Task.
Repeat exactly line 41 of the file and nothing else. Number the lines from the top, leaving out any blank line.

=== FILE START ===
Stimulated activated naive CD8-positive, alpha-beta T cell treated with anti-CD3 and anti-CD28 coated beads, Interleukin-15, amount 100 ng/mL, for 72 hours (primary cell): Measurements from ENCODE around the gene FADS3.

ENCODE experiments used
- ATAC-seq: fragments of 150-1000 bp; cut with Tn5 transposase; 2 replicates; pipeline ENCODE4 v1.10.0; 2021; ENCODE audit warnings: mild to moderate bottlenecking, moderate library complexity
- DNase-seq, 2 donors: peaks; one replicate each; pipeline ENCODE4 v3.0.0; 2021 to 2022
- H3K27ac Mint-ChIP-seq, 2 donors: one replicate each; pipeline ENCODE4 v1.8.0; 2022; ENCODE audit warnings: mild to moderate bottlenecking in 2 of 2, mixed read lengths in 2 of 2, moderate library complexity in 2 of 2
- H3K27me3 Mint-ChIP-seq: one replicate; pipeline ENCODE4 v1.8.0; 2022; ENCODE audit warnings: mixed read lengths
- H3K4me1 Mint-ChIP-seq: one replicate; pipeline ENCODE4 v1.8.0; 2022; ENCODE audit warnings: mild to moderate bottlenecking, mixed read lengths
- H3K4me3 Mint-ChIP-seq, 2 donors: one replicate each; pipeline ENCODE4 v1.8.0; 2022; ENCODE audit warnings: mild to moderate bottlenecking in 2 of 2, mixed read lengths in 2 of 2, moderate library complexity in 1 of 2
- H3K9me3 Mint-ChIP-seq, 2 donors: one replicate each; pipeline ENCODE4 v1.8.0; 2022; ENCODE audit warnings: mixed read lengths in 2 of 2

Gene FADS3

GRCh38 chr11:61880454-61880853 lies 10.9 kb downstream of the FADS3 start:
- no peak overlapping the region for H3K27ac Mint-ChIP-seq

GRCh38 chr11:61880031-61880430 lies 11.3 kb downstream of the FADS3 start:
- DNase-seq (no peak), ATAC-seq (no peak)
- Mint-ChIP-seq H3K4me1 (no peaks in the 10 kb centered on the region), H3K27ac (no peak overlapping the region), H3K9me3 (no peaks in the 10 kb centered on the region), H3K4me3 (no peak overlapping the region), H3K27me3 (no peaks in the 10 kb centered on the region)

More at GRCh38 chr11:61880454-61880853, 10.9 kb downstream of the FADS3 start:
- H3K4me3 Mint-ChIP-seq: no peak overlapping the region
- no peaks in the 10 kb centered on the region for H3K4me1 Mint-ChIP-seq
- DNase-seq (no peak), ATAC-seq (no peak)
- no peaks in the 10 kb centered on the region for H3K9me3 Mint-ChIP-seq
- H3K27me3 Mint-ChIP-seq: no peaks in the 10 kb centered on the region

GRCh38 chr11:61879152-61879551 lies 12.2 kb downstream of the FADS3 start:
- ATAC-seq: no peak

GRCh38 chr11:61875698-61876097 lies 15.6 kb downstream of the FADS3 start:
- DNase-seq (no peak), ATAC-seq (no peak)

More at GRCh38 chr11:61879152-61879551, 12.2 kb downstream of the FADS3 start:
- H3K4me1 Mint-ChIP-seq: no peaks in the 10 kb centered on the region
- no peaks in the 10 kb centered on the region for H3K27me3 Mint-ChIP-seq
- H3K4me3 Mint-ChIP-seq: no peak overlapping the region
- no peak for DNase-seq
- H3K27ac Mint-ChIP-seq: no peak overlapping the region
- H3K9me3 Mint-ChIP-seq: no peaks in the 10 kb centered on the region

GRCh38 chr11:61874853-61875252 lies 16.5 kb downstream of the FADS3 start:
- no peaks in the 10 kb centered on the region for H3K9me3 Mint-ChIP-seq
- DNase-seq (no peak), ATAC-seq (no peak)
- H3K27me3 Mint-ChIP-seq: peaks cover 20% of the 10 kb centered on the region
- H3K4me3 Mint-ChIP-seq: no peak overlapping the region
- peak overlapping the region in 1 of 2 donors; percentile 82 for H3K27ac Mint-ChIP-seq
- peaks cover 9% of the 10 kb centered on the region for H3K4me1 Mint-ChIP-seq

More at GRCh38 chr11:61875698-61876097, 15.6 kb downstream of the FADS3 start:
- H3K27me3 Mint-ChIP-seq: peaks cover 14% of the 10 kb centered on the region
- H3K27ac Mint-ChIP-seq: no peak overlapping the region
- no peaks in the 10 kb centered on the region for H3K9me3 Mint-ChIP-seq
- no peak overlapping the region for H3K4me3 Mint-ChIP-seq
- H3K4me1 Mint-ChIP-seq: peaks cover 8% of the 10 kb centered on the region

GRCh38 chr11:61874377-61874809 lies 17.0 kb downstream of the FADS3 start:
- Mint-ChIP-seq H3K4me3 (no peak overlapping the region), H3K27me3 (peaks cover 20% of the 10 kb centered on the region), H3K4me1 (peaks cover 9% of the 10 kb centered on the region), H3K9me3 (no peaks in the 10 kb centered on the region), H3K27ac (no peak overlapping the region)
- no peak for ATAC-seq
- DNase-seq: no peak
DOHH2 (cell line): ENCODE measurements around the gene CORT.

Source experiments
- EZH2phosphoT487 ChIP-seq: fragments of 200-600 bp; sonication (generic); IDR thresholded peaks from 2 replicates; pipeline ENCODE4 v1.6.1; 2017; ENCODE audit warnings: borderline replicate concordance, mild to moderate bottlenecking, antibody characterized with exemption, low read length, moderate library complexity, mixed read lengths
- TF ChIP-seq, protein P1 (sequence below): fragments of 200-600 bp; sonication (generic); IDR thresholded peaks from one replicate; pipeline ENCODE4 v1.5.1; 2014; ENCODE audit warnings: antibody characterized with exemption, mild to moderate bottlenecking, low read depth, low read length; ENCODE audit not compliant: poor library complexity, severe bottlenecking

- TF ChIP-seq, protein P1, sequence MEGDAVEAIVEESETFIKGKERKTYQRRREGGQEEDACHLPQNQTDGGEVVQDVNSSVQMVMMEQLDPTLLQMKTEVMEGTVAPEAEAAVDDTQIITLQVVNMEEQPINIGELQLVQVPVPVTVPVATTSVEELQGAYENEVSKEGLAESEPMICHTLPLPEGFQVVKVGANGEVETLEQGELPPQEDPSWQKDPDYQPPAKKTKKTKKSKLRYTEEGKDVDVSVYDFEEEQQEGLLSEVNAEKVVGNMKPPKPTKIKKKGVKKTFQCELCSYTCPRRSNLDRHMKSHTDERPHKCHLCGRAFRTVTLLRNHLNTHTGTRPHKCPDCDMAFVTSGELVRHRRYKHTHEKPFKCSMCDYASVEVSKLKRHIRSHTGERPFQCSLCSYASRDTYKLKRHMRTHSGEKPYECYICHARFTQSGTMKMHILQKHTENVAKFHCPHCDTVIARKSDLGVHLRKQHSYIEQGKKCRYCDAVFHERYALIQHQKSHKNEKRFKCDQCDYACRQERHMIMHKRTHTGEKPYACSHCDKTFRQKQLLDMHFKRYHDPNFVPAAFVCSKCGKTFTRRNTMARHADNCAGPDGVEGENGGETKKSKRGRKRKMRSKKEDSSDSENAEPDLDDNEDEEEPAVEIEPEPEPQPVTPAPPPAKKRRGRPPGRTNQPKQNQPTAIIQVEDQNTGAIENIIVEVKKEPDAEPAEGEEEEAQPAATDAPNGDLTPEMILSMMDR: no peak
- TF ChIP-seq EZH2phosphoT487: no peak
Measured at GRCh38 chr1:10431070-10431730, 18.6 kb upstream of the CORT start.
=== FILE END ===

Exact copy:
- H3K27me3 Mint-ChIP-seq: peaks cover 14% of the 10 kb centered on the region